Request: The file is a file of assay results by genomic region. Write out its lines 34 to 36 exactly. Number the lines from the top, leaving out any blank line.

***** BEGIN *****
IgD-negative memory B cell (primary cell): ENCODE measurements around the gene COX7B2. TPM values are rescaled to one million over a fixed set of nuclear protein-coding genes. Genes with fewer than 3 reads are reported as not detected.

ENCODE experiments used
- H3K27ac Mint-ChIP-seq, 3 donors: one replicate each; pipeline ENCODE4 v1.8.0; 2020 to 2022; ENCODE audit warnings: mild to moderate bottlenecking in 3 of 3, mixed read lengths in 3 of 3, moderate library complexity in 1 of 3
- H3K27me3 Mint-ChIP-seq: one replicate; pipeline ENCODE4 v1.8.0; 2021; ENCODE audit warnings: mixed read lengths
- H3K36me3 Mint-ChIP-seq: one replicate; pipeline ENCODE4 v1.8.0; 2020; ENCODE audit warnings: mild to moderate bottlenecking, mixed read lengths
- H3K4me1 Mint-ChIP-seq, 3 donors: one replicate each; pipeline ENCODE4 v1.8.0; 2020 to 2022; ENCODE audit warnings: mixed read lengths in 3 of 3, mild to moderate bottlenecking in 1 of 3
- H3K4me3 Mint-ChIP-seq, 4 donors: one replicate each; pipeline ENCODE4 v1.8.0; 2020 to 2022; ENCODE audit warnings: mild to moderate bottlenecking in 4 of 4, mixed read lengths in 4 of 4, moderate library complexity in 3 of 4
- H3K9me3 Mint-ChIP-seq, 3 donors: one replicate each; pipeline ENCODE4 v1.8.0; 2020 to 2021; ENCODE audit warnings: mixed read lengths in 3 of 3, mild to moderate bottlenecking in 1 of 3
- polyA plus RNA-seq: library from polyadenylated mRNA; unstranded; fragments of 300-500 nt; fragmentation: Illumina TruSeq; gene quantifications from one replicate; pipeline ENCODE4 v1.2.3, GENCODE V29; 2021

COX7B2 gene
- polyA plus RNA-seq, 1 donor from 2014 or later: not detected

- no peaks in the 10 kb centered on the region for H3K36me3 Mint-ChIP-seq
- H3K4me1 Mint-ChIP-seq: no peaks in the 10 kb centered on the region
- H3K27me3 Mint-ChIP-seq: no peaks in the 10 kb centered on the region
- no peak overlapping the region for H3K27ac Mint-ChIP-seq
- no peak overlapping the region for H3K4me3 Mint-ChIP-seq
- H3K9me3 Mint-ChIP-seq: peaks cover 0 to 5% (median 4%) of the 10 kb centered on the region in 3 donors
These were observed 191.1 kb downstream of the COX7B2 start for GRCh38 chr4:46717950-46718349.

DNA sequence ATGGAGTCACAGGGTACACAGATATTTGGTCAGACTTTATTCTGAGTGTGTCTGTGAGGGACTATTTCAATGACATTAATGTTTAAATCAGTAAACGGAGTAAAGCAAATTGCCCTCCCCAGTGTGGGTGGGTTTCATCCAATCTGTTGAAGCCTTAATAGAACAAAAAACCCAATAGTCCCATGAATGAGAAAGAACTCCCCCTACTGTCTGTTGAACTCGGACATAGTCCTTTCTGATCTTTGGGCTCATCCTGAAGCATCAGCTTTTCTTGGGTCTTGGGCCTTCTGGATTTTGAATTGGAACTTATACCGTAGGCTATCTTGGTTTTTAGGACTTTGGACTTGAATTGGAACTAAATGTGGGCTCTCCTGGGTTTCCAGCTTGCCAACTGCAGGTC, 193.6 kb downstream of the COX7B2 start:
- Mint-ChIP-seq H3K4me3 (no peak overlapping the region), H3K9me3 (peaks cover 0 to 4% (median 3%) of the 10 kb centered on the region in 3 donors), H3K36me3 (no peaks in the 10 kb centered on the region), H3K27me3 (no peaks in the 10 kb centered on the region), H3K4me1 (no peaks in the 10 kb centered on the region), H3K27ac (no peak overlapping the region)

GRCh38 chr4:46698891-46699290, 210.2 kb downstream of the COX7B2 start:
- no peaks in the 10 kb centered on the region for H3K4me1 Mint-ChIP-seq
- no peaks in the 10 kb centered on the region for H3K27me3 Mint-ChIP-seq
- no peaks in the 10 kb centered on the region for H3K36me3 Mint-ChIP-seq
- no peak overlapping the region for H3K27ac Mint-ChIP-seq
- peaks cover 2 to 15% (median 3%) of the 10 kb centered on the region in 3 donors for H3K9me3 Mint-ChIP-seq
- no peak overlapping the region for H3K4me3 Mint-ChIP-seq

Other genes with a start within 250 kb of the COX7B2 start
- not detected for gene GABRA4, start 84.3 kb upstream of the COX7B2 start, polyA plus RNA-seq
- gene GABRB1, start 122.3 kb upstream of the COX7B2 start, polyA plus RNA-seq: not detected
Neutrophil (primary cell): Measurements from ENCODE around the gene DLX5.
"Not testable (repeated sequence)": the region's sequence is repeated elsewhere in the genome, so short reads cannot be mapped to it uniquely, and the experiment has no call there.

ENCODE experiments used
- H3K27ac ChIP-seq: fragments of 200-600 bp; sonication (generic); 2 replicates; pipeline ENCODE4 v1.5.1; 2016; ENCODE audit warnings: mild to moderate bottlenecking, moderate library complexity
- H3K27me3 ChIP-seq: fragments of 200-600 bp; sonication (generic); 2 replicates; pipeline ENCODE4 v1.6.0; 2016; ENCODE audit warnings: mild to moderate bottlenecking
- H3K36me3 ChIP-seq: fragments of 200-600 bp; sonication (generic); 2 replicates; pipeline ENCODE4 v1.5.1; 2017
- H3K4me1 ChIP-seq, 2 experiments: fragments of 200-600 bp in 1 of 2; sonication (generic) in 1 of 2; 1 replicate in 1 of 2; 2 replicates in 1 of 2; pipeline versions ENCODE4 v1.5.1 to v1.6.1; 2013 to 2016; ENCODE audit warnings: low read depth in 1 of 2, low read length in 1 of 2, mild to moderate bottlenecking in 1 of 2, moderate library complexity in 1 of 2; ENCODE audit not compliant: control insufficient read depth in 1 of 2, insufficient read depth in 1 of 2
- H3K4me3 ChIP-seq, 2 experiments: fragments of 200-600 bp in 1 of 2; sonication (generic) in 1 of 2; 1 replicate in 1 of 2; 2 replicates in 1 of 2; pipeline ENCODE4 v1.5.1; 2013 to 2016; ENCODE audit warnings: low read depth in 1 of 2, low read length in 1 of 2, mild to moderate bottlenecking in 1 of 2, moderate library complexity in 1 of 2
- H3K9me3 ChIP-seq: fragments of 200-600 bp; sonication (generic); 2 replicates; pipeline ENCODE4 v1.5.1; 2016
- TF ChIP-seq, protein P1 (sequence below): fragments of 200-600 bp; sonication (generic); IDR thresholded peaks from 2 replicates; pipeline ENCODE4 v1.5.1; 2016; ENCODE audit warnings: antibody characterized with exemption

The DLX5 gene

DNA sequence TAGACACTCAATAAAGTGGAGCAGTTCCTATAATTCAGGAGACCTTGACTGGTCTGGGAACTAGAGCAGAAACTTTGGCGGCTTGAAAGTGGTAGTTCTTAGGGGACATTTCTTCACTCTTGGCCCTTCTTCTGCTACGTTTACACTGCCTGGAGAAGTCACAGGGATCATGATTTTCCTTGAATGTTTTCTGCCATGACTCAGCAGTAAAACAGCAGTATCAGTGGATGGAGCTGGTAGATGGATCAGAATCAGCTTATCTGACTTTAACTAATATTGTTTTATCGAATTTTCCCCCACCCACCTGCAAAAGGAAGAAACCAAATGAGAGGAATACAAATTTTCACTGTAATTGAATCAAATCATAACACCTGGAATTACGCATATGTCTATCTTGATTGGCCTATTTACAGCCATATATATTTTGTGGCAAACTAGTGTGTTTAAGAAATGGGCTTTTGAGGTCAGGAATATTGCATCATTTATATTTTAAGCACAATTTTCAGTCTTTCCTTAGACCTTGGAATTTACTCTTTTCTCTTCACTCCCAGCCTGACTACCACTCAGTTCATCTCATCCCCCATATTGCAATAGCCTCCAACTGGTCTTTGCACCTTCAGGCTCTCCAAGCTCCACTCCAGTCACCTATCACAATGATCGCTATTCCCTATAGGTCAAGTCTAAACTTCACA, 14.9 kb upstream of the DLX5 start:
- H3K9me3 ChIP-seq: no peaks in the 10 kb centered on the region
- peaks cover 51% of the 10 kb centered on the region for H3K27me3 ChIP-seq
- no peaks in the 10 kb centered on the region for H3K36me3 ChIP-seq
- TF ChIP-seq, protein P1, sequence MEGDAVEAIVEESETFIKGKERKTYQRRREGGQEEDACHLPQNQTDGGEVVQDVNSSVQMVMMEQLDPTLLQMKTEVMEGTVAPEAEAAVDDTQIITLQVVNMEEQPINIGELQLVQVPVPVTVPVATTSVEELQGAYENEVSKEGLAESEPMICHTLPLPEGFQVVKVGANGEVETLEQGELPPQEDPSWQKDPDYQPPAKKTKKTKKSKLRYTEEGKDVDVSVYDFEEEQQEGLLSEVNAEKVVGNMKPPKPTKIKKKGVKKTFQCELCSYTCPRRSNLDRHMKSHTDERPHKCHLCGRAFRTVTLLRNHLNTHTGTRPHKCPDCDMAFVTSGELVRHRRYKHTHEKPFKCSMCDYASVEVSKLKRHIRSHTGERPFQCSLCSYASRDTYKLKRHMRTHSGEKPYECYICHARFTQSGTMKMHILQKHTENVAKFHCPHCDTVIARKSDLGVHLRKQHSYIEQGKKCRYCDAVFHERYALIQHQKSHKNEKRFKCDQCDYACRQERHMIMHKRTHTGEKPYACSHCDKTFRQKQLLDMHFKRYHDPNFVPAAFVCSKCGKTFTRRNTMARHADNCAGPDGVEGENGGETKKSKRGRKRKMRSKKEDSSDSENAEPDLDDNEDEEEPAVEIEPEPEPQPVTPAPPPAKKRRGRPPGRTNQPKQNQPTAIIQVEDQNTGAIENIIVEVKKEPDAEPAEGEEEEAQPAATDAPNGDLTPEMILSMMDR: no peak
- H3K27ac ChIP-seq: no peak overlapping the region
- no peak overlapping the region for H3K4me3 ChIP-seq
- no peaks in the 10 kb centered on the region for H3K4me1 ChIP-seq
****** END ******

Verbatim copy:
- H3K27ac ChIP-seq: fragments of 200-600 bp; sonication (generic); 2 replicates; pipeline ENCODE4 v1.5.1; 2016; ENCODE audit warnings: mild to moderate bottlenecking, moderate library complexity
- H3K27me3 ChIP-seq: fragments of 200-600 bp; sonication (generic); 2 replicates; pipeline ENCODE4 v1.6.0; 2016; ENCODE audit warnings: mild to moderate bottlenecking
- H3K36me3 ChIP-seq: fragments of 200-600 bp; sonication (generic); 2 replicates; pipeline ENCODE4 v1.5.1; 2017